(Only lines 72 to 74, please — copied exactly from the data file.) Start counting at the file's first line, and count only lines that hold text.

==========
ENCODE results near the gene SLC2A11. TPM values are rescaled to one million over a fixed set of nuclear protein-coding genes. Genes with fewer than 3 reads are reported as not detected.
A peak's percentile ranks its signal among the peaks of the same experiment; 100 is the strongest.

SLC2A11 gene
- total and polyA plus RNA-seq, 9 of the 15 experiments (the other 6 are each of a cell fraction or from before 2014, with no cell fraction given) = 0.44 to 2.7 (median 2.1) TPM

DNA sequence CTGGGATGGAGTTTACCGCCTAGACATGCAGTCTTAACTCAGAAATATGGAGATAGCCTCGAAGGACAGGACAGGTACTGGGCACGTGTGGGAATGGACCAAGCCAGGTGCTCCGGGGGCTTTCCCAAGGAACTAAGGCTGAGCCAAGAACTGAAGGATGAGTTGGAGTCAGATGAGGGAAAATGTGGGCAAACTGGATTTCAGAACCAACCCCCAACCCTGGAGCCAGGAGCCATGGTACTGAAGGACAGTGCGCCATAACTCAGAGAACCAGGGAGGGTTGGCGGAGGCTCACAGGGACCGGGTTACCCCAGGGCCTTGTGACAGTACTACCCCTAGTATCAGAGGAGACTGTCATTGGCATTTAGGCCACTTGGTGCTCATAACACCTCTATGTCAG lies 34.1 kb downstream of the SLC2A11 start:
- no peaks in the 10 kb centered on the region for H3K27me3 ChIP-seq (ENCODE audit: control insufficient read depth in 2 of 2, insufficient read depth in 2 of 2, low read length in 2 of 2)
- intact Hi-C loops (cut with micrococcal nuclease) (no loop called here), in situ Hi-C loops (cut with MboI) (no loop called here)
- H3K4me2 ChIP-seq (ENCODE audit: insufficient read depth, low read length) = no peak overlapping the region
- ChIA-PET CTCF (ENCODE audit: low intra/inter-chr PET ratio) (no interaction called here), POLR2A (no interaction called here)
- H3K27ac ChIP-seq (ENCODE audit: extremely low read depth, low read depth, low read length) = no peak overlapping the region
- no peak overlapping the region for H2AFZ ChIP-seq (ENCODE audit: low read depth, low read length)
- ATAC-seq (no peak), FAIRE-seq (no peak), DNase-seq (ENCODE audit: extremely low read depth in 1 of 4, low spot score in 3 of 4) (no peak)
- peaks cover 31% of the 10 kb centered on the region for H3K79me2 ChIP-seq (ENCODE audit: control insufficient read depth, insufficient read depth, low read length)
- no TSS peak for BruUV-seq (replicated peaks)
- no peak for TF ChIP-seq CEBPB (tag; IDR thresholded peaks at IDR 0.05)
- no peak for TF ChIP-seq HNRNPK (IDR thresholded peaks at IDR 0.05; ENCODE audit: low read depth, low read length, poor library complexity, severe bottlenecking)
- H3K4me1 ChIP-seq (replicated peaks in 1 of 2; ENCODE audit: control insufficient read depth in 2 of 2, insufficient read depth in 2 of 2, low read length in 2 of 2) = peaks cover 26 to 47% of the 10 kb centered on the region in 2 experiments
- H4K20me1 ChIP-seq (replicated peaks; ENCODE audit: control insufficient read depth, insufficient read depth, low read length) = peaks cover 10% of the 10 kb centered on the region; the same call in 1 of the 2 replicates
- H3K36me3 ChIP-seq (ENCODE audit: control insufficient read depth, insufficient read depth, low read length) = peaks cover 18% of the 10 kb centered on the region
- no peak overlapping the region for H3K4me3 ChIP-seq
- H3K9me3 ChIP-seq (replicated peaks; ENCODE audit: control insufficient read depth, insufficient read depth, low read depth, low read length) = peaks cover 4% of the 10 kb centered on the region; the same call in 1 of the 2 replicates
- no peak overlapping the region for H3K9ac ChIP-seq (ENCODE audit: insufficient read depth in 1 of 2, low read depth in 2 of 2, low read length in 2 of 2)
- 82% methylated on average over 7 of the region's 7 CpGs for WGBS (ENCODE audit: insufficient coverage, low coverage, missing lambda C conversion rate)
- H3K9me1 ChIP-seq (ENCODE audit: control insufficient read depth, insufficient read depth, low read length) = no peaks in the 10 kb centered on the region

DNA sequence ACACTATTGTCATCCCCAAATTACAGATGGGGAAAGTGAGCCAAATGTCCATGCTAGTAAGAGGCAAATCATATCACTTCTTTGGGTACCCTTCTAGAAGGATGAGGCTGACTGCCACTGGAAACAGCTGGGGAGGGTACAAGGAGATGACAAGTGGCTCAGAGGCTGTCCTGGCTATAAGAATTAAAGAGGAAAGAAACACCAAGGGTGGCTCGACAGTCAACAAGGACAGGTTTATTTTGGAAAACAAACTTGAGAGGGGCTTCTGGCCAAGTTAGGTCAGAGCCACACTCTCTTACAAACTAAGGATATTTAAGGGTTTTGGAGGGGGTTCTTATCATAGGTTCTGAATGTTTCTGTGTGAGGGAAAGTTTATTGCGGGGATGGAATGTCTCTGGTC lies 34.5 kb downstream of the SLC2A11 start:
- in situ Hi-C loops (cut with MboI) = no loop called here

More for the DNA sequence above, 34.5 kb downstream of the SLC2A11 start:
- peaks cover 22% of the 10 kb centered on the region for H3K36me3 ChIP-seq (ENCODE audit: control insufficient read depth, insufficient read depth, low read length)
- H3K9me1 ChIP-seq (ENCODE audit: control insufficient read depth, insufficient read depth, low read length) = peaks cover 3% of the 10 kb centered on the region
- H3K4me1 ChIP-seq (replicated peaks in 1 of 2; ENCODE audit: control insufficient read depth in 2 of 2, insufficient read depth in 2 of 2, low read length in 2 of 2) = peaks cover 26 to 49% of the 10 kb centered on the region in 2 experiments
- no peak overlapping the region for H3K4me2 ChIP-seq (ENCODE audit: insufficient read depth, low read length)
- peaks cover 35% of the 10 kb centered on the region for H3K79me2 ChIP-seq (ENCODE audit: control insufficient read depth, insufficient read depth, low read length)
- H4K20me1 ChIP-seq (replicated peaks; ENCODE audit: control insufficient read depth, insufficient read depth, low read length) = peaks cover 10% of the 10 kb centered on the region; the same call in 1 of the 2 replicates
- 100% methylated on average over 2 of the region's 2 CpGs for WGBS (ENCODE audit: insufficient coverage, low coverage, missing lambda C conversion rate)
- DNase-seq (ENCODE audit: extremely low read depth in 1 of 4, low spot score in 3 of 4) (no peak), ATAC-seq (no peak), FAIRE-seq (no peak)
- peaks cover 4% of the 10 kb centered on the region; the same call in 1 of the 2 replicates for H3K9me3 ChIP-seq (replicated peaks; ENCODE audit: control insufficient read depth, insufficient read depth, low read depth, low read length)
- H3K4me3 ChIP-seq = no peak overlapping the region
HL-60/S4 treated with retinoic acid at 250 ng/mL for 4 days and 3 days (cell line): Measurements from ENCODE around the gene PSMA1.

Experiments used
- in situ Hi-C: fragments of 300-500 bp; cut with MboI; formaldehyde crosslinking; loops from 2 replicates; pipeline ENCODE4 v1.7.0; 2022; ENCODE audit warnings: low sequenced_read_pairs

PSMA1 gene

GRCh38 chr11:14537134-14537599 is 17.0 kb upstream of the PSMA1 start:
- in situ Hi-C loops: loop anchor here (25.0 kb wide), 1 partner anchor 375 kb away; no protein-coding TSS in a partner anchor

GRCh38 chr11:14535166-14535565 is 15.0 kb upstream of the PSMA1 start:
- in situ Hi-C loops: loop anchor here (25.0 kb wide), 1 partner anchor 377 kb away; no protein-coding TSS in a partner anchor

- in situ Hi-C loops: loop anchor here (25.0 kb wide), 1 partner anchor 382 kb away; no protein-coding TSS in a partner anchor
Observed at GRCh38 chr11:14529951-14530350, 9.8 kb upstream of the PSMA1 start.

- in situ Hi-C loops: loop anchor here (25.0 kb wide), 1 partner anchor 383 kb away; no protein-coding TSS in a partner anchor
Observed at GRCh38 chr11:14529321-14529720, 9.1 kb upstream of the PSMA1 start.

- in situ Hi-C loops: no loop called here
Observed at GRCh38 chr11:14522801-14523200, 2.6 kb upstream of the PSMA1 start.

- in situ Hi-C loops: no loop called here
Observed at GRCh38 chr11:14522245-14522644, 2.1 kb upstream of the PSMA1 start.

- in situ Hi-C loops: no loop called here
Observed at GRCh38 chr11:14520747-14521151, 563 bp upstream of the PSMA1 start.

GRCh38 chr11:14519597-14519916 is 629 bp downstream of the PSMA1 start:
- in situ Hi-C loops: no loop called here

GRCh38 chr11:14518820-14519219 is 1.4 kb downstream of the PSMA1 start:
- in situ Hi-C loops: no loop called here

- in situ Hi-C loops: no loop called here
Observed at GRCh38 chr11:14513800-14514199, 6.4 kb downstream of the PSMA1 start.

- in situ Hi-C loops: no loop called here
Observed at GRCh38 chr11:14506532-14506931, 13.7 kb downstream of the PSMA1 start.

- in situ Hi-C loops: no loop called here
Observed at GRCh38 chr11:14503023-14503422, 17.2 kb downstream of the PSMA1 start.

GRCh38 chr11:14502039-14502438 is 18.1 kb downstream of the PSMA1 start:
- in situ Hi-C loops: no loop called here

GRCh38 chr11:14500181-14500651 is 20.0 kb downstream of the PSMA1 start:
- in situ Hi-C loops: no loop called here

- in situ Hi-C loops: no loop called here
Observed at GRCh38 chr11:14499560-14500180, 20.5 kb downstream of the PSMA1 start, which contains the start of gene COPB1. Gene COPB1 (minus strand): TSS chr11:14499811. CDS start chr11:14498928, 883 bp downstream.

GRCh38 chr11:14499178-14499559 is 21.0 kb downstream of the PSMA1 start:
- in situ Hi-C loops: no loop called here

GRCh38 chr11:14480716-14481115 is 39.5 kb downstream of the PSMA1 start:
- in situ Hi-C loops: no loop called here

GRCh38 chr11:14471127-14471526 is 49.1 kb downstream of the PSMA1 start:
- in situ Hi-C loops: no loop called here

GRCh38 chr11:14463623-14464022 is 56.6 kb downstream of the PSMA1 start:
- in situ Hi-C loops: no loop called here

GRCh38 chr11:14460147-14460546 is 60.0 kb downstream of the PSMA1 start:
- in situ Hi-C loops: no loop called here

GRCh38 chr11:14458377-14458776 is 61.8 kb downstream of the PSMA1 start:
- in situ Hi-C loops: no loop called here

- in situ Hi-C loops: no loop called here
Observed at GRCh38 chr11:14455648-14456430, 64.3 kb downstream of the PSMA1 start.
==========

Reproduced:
GRCh38 chr11:14499178-14499559 is 21.0 kb downstream of the PSMA1 start:
- in situ Hi-C loops: no loop called here

GRCh38 chr11:14480716-14481115 is 39.5 kb downstream of the PSMA1 start: